Could the end really be in sight? Is Rush Limbaugh now sounding like he’ll say anything — a-n-y-t-h-i-n-g — to try and press the ideological hot buttons to please his audience, even if it seems like he’s cleaerly straining? Has the whale truly jumped the shark?
Forbes’ Rick Ungar thinks so. At issue is CBS’s announcement that it has signed Stephen Colbert to replace the great David Letterman. The announcement seemingly made conservative talkers go ballistic — with Limbaugh (as usual) leading the pack and characterizing CBS’s choice as an attack on the “heartland.” Limbaugh’s riff has been a godsend to cartoonists.
His words got lots of new and old media play: “CBS has just declared war on the heartland of America,” Limbaugh announced. “No longer is comedy going to be a covert assault on traditional American values, conservatism. Now it’s just wide out in the open. What this hire means is a redefinition of what is funny, and a redefinition of what is comedy. They’re blowing up the 11:30 format… they hired a partisan, so-called comedian, to run a comedy show.”
Like him or hate him, there is no disputing that Rush Limbaugh’s very special brand of mixing right-wing politics with his flare for entertainment has produced one of the most successful radio programs in the medium’s long history.
Whatever the burning political question of the day, millions of Americans have relished the opportunity to tune into Rush’s program, knowing that he would quickly take that hot potato, throw a few gallons of verbal kerosene into the mix and elevate the matter into a five alarm fire with a just a few well-chosen words spoken in the style only Rush Limbaugh could produce.
He contends Limbaugh’s grave announcement that Colbert’s appointment wasn’t just something that made sense to CBS because Colbert is popular with young viewers ($$$$ with advertisers) is so trumped (excuse the word here) up that it’s going to make him lose credibility with his listeners.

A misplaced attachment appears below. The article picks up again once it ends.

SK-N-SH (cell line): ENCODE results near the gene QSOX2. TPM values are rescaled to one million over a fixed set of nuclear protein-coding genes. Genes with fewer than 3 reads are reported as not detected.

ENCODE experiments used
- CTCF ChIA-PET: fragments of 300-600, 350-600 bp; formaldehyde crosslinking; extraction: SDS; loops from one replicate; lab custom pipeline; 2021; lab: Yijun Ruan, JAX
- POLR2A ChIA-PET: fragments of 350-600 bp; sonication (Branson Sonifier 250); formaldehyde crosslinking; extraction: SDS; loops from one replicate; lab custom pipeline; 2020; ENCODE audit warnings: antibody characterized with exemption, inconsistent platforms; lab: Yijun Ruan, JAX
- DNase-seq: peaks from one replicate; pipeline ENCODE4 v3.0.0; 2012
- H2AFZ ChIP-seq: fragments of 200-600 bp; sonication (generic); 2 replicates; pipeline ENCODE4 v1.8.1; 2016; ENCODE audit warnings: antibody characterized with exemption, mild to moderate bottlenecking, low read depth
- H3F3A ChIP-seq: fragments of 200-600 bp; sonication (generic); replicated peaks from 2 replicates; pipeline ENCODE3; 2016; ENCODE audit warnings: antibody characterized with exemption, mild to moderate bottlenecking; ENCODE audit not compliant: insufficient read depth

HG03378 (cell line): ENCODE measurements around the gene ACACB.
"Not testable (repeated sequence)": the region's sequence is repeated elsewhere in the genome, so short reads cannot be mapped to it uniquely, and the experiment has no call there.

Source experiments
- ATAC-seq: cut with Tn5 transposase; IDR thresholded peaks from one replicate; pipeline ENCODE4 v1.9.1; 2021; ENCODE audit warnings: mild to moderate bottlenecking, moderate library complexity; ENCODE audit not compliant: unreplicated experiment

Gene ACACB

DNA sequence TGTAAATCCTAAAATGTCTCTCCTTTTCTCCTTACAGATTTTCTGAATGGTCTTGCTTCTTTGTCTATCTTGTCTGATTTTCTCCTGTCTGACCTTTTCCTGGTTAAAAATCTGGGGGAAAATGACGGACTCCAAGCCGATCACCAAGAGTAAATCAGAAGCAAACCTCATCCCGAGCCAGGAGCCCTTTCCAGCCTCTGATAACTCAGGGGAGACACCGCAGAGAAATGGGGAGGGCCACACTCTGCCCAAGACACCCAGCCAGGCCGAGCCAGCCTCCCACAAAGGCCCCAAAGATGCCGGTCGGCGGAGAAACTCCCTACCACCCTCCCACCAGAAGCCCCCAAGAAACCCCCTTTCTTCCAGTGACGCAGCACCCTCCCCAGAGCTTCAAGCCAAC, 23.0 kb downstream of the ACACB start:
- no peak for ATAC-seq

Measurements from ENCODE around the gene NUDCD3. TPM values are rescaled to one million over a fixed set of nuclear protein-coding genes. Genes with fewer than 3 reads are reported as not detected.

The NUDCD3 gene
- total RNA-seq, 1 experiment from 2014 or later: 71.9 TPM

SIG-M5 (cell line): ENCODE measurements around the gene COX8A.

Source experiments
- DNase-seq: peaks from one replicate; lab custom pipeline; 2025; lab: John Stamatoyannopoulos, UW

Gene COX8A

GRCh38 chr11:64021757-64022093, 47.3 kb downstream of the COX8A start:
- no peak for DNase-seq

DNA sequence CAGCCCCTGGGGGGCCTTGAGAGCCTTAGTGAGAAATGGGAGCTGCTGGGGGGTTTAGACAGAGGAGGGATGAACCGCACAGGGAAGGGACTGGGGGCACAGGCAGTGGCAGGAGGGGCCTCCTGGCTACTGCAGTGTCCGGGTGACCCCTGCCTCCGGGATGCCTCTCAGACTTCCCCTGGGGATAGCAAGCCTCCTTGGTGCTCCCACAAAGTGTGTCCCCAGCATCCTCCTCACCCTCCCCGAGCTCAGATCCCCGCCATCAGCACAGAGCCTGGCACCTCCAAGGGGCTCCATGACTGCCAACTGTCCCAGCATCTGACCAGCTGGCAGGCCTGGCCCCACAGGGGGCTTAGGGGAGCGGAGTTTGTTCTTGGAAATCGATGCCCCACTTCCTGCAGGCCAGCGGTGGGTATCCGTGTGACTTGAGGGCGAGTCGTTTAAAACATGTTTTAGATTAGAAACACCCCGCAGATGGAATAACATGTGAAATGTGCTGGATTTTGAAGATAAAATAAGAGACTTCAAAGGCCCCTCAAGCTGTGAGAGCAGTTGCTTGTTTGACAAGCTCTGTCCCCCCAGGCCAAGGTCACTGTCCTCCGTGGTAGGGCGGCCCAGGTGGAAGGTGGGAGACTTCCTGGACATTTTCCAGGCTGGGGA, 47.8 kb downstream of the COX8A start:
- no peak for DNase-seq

By using this occasion to create a political narrative designed to stir up his listeners, Limbaugh telegraphed to his loyal followers that he is now dependent upon feeding fully faux political nonsense that his audience instinctively—or explicitly—knows is a bunch of baloney.
This is, in fact, how talk radio works.
I’ve long noted that political parties if they’re smart (and the GOP isn’t right now) try to aggregate interests and build and expand their coalitions. Talk show hosts, on the other hand, need to whip up a demographic that they can get to tune in regularly and steadily — an audience of the like minded — so they can deliver that demographic package to advertisers due to a)good ratings b)an impressive demographic profile of the audience.
On May 6 some of these talk show “secrets” about how it really works will be featured in a new novel by XM Radio and CNN talk show host Michael Smerconish, who made the painful transition from conservative talker to independent. According to its advance billing, the book, “Talk: a Novel”will be “an explosive novel exposing the inner workings of conservative talk radio and campaign politics” and become the “Primary Colors” of the talk radio industry. The Daily Beast Editor-in-Chief John Avlon also detailed the talk radio scene (right and left) in his famous, superb book “Wingnuts: How the Lunatic Fringe is Hijacking America.”
However, it may well be the first time that he attempted to shove a diet down the throats of any semi-rational listeners still living in the real world made up of nonsense that even his most loyal listener could not possibly swallow.
That’s a problem for Rush.
…A show like Limbaugh’s is wholly reliant on his listeners’ willingness to believe—or suspend belief—no matter how ‘out there’ their guru’s arguments may be. While it is one thing for me to sneer at much of what Limbaugh may present, it is quite another when he attempts to sell his loyal audience on stuff they already know, through personal experience, to be false and fraudulent hokum.
He argues that this means Limbaugh is running on empty.
Rush’s audience knew that his anti-Colbert rant was nonsense the minute it left Limbaugh’s lips. How did they know?
While Limbaugh’s listeners may be inclined to believe the words of the great Rush Limbaugh, these aging listeners are the very people who can no longer find anything on TV to watch because everything is so skewed to the young viewer. They know all too well that it has nothing to do with their politics and everything to do with their age and being outside the desired demographic.
Rush Limbaugh ‘works’ when he can fire up his audience with red-hot ideology designed to bring out the anger of his listeners. But no entertainer succeeds when they try to stupidly pull the wool over the very listeners who have been loyal—and Limbaugh’s effort to politicize the Colbert hiring was just that.
On the other hand, time after time it has been proven that much of ideological talk radio is just that: telling an audience what they want to hear, the way they want to hear it.
There are already a lot of talk radio groupies on the right and left running around out there — bumping into walls because the wool has been pulled so tightly over their eyes.
OF RELATED INTEREST:
Michael Smerconish’s new book, which promises to use fiction to reveal how talk radio really works:
John Avlon’s must-read book which takes a look at “wingnuts” on the left and right and on the very fringes of America: